In his latest book, Seth Godin goes to great lengths to describe and illustrate through examples the indispensable people he calls "linchpins." He argues rightly that although employers seem to want (and even emotionally prefer) replaceable "cogs" which can be used and discarded at will, they actually NEED people willing to do emotional work.
Most people approach a job—whether employed or self-employed—as an assignment. "I'm here, what do you want me to do?" This is reactionary.
Being indispensable is about being proactive. It's about seeing something that is not being done, and doing it. It's about finding your fit.
These gaps are often seen and best filled by those who stand to gain the most by it. Hence, necessity is the mother of invention.
Rather than rapidly building an organization of arguably empty people, why not begin with solid building blocks? Why not build an organization around linchpins, rather than hoping they appear?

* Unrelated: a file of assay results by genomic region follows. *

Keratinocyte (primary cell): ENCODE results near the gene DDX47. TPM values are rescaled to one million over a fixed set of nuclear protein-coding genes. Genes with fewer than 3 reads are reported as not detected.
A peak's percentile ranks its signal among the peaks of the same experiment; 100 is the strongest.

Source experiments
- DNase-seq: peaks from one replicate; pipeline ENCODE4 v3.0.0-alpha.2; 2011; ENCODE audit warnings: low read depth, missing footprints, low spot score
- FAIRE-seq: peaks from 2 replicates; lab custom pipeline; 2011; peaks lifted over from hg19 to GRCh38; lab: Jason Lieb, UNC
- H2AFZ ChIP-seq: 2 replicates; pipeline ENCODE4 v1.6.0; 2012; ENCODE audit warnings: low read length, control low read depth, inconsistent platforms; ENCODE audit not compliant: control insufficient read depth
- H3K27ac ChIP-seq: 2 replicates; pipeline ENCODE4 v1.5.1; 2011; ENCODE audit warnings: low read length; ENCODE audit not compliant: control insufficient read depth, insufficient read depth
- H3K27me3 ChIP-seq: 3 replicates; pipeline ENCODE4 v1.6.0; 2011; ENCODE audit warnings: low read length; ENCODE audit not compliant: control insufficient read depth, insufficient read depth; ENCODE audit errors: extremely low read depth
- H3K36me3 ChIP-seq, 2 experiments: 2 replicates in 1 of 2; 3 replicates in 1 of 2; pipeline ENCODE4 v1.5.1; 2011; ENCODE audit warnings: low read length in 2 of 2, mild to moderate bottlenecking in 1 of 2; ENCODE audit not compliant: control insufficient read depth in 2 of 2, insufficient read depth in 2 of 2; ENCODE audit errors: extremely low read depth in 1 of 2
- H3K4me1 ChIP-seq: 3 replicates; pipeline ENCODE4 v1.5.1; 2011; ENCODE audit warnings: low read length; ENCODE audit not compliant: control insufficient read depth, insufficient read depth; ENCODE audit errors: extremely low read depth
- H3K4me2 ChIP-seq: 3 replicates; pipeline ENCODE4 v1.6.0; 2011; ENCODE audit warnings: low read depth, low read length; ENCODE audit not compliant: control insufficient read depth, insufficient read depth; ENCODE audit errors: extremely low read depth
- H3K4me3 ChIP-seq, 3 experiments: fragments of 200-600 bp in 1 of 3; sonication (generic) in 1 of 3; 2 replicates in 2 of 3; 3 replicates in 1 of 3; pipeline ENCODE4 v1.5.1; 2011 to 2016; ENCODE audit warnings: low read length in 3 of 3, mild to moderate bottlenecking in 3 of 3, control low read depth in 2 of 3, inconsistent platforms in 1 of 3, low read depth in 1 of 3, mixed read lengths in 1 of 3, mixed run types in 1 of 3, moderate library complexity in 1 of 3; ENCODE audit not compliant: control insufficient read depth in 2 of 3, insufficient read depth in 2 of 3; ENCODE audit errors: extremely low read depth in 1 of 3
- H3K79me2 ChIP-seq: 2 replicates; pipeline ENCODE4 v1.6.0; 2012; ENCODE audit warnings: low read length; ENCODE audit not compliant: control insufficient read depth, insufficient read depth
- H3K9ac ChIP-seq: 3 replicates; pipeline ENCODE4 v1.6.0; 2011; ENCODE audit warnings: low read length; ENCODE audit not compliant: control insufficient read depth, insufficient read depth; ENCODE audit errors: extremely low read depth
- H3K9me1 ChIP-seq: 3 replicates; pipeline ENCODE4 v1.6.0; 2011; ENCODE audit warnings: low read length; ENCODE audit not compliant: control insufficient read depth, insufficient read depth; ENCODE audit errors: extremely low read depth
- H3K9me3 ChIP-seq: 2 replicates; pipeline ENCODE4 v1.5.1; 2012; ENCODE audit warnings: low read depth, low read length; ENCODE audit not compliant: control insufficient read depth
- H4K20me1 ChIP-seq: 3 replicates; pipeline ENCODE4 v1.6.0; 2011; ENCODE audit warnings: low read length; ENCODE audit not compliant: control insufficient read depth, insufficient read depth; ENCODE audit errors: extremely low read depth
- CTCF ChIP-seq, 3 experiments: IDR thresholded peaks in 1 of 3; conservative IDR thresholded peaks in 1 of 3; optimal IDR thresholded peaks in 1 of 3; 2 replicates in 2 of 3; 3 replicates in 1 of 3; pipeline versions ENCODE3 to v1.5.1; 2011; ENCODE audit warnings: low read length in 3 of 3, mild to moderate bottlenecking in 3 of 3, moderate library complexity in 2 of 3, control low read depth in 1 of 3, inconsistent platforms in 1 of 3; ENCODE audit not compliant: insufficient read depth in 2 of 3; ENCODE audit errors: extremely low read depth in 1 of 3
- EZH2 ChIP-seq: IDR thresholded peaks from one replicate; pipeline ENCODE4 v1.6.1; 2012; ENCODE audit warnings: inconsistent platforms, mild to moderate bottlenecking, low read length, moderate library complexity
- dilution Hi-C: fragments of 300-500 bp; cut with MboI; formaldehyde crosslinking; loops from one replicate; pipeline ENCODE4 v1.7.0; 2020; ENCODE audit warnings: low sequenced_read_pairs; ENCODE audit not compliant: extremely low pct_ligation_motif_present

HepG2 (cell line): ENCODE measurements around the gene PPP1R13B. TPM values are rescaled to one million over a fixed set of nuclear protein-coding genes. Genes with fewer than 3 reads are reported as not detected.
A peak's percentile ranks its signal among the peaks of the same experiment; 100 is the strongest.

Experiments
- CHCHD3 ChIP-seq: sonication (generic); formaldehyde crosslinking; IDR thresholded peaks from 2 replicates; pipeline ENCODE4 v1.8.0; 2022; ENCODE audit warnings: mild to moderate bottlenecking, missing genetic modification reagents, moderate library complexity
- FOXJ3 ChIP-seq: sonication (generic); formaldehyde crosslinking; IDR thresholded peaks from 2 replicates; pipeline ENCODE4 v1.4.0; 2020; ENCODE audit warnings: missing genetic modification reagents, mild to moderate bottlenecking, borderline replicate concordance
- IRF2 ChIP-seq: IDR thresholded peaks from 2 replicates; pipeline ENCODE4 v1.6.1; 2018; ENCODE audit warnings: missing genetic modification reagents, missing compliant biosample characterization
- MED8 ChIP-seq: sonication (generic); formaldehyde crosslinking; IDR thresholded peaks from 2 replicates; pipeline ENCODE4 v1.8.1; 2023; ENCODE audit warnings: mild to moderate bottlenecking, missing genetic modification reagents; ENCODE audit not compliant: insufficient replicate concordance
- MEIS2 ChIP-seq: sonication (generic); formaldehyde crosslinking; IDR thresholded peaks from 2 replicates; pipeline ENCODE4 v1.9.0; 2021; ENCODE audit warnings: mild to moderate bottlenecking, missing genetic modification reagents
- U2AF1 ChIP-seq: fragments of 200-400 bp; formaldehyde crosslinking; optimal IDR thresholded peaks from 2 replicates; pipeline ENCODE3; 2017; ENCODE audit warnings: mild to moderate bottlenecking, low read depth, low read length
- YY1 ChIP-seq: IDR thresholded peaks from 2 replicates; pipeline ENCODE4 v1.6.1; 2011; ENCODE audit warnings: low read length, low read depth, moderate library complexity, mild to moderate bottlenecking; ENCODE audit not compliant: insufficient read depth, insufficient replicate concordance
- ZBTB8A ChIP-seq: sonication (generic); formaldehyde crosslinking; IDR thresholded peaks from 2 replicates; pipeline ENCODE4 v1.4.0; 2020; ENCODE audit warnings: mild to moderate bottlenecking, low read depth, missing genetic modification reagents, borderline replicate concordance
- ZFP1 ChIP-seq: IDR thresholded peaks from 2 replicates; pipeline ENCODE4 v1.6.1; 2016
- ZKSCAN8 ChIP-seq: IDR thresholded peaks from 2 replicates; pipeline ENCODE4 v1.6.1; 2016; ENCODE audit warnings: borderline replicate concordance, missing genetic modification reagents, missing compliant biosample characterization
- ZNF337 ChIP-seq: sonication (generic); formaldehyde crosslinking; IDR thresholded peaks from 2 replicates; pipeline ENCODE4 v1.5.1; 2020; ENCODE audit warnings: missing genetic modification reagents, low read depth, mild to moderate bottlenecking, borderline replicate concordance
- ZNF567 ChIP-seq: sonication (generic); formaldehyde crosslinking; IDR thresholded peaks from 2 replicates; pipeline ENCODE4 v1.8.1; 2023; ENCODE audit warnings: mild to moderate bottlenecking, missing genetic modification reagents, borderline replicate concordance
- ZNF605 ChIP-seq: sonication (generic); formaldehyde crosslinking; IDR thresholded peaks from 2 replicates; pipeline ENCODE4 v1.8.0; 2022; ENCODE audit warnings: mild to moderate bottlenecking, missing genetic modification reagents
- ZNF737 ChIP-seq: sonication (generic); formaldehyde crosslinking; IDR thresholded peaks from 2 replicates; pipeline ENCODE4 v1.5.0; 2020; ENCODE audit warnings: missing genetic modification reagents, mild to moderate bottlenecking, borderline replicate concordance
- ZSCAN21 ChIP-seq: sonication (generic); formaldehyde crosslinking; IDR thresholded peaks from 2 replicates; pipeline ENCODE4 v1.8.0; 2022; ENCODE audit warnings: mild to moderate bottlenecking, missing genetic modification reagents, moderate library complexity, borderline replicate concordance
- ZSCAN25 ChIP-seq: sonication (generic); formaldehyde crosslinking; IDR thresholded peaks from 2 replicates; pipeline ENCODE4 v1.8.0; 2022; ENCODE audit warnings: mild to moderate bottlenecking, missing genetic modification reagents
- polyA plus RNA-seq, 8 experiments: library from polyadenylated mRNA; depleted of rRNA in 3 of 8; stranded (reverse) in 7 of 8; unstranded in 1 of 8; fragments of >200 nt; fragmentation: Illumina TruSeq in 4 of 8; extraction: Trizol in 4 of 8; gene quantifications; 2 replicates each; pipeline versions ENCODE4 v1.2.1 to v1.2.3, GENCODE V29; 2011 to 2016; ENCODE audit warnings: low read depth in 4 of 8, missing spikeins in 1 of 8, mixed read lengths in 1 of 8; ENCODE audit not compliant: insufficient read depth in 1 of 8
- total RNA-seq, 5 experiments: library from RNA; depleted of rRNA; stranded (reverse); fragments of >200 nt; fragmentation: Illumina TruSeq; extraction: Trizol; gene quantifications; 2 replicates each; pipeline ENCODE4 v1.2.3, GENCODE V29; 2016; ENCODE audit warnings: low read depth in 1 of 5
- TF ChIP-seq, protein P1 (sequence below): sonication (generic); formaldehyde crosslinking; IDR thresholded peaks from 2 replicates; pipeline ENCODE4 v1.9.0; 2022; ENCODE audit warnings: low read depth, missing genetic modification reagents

While anyone can be a bolt, a nut, a crosspiece; more integral to an automobile is an engine, a transmission, a brake system. An organization which seeks out those who fill a large place can always find the miscellaneous parts later.
FEATURED MEDIA: Linchpin: Are You Indispensable? - Like his earlier books, Linchpin is broken down into short blog-length sections. This makes it an easy and fun read—and it is filled to the gills with great examples and clear, plain language.